Business / Companies

Paying price for success in commerce

By Liu Jie (China Daily) Updated: 2014-01-30 07:36

Paying price for success in commerce

Novo Nordisk AS' research and development center in Beijing. The Copenhagen-based company now has more than 37,200 employees in 76 nations and regions. Provided to China Daily

Pharmaceutical company boss says he puts work before everything

Lars Rebien Sorensen says life is not perfect, although he has been global chief executive officer of a multinational pharmaceutical giant for 13 years and has a harmonious family with a delightful wife and three grown-up sons.

"I don't regret anything," said the CEO and president of Novo Nordisk AS, the world's top insulin producer by sales. Sorensen was referring to failures he has undergone and the lack of balance between his work and outside life.

"I think only through failure can we develop and progress," said the 60-year-old, who has been working for the Denmark-based multinational company for 32 years. Sorensen has witnessed and experienced business ups and downs in the company and the industry.

His devotion to work has helped the company achieve stable growth, even amid the financial crisis that hit in 2008, over the last decade. "I did it with my eyes open. I have had a successful career. It was not without rewards. But I have paid a price of perhaps a less deep relationship with my children and having a small social network," he said.

Novo Nordisk was founded by Nobel Prize winner August Krogh and his wife Marie Krogh 91 years ago and is now a Copenhagen- and New York-listed company with more than 37,200 employees in 76 nations and regions. It focuses on diabetes care. Its sales exceeded 20.51 billion Danish kroners ($3.76 billion) in the third quarter of last year.

Huge market

According to the International Diabetes Federation, there were 382 million people suffering from diabetes in 2013, causing 5.1 million deaths and at least $548 billion in healthcare expenditure. It estimates the number of patients will reach 592 million by 2035.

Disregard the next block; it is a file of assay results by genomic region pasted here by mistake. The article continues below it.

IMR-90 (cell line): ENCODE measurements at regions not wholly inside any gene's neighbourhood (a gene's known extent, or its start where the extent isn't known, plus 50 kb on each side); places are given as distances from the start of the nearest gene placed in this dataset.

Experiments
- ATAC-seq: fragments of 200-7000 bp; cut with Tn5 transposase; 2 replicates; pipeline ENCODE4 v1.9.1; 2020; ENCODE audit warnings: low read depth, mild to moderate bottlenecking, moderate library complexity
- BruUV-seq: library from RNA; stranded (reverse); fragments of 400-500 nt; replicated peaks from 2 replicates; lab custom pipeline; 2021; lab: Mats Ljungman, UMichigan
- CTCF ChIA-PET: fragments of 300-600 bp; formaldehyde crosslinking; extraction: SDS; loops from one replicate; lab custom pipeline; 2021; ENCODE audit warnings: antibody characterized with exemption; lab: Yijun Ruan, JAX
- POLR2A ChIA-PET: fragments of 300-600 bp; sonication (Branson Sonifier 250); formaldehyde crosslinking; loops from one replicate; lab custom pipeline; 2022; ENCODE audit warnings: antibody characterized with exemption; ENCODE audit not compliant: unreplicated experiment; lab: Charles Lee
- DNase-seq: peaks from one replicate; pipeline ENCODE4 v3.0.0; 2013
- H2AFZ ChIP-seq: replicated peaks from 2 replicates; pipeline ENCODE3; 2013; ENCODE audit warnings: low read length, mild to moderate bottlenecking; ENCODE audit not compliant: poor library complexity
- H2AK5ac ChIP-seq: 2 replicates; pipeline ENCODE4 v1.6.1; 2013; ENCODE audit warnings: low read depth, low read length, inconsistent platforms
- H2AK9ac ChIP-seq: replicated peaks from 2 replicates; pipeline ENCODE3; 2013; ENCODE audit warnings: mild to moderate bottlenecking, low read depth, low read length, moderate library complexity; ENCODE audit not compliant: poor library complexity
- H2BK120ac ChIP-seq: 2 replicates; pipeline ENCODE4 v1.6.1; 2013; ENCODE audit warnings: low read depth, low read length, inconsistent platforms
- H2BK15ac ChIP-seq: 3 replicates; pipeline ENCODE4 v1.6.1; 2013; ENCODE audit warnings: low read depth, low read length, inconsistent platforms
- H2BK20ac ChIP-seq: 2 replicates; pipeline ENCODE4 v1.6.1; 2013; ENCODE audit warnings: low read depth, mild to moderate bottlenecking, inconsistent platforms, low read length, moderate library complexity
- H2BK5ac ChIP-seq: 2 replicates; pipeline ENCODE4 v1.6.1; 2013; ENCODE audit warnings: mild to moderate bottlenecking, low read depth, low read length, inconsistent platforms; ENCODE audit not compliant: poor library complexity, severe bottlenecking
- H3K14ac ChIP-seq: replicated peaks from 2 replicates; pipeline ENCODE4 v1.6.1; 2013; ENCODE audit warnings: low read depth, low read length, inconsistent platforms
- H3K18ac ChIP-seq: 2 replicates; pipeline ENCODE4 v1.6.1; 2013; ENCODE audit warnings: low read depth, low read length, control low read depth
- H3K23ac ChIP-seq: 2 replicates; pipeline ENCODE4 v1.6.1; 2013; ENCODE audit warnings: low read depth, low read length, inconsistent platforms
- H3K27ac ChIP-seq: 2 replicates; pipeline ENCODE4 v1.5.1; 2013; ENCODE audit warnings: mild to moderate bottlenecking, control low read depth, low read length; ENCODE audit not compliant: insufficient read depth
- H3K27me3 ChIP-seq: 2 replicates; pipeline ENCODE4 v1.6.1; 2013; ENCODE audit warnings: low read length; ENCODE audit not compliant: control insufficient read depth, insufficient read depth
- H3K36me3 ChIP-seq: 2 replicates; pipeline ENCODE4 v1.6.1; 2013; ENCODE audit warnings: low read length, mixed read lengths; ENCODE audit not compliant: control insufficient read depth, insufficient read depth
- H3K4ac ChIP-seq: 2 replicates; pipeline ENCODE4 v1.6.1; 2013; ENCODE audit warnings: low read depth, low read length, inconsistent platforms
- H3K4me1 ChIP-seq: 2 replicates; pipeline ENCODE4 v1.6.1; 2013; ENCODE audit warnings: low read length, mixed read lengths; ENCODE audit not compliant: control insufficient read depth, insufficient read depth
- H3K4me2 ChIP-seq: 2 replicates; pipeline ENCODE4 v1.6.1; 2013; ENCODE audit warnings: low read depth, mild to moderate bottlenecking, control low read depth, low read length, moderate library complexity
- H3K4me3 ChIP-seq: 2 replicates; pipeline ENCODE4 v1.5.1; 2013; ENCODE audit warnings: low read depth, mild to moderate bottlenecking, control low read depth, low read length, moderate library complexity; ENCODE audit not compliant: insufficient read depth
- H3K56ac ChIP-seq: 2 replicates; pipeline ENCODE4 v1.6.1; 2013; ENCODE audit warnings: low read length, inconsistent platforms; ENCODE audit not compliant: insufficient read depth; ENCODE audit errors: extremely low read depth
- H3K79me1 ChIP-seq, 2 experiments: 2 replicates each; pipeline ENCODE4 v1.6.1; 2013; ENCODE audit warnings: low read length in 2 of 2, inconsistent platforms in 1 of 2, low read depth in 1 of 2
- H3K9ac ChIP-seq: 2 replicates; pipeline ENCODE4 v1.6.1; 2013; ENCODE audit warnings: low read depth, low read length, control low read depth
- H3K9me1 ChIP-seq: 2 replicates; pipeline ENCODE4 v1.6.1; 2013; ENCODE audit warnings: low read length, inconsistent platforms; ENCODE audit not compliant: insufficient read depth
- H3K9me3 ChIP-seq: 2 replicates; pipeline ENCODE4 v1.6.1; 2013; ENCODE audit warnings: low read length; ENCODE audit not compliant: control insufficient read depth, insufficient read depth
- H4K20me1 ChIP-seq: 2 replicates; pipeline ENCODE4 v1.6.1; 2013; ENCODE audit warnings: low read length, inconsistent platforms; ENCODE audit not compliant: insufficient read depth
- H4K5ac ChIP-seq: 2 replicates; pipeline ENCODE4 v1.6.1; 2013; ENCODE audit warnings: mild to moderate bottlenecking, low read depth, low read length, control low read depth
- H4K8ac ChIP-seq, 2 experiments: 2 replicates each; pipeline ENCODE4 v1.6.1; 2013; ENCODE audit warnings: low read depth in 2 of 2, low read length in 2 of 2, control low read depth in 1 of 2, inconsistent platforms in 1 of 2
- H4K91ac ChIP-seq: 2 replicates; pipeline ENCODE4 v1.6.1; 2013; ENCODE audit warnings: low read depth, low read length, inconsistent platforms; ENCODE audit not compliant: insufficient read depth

International market research firm IMS Health's statistics show global use of insulin doubled during the last 10 years to reach a cost of $15.4 billion in 2012. Novo Nordisk's market share has remained more than half of that over the last decade, which has supported its stable annual sales growth.

However, the company is facing more and more serious competition from companies such as Eli & Lilly Co and Sanofi SA. The former is competitive in the insulin sector, while the latter is developing fast in the insulin pen and device segment, which has been dominated by Novo Nordisk for years.

"Eyeing the huge potential of the diabetes market, drugmakers, especially some comprehensive medical companies, are making great efforts to explore the promising market," said Maziar Mike Doustdar, senior vice-president of international operations at Novo Nordisk. He added that Novo Nordisk's focused strategy has a unique advantage, while competitors may need comprehensive research and development resources to make breakthroughs in this field.

Sorensen fully understands the market situation. Novo Nordisk is pooling huge funds to develop oral insulin, which is regarded as a future milestone in human diabetes therapy.

In the pharmaceutical industry, failures are unavoidable in research and development. Sorensen admitted he had experienced such failures, but said they made the company stronger. He was appointed as the president of Novo Nordisk's US affiliate about 20 years ago. The company then had a research center in California trying to develop a new kind of insulin. "I was very busy promoting the concept of that type of insulin because our competitor was developing a similar project. But then there were some problems and we decided to abandon the project."

Sorensen went to California to lay off 300 people. "It was very difficult because it was my fault. But then you had to teach yourself that it's OK in a way," he said. "If we don't try new things, we can't create great new jobs, right?"

He recalled that the lay-offs tortured him because there was much sympathy for him as he dismissed the workers and he was very uncomfortable with this. "They felt great sympathy for me. It was kind of an opposite situation," Sorensen said.

Q+A: Lars Rebien Sorensen

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